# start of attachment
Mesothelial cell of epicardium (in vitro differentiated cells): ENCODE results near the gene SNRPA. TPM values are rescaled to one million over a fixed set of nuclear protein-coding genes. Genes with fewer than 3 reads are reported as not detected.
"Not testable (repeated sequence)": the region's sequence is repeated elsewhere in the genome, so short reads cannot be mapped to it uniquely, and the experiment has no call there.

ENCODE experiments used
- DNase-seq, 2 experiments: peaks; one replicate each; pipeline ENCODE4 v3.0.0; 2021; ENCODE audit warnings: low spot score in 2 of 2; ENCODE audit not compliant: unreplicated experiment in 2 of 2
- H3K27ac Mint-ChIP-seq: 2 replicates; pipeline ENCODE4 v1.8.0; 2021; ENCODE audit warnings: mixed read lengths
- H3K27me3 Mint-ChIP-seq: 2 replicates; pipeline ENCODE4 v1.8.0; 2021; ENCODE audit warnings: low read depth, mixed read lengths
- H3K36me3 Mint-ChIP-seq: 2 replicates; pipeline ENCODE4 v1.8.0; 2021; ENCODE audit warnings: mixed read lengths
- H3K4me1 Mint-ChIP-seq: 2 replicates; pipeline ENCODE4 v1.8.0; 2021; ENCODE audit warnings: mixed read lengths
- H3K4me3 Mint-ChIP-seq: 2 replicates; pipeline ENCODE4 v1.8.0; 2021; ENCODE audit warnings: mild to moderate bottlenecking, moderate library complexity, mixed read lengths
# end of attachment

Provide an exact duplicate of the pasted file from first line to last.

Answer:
Mesothelial cell of epicardium (in vitro differentiated cells): ENCODE results near the gene SNRPA. TPM values are rescaled to one million over a fixed set of nuclear protein-coding genes. Genes with fewer than 3 reads are reported as not detected.
"Not testable (repeated sequence)": the region's sequence is repeated elsewhere in the genome, so short reads cannot be mapped to it uniquely, and the experiment has no call there.

ENCODE experiments used
- DNase-seq, 2 experiments: peaks; one replicate each; pipeline ENCODE4 v3.0.0; 2021; ENCODE audit warnings: low spot score in 2 of 2; ENCODE audit not compliant: unreplicated experiment in 2 of 2
- H3K27ac Mint-ChIP-seq: 2 replicates; pipeline ENCODE4 v1.8.0; 2021; ENCODE audit warnings: mixed read lengths
- H3K27me3 Mint-ChIP-seq: 2 replicates; pipeline ENCODE4 v1.8.0; 2021; ENCODE audit warnings: low read depth, mixed read lengths
- H3K36me3 Mint-ChIP-seq: 2 replicates; pipeline ENCODE4 v1.8.0; 2021; ENCODE audit warnings: mixed read lengths
- H3K4me1 Mint-ChIP-seq: 2 replicates; pipeline ENCODE4 v1.8.0; 2021; ENCODE audit warnings: mixed read lengths
- H3K4me3 Mint-ChIP-seq: 2 replicates; pipeline ENCODE4 v1.8.0; 2021; ENCODE audit warnings: mild to moderate bottlenecking, moderate library complexity, mixed read lengths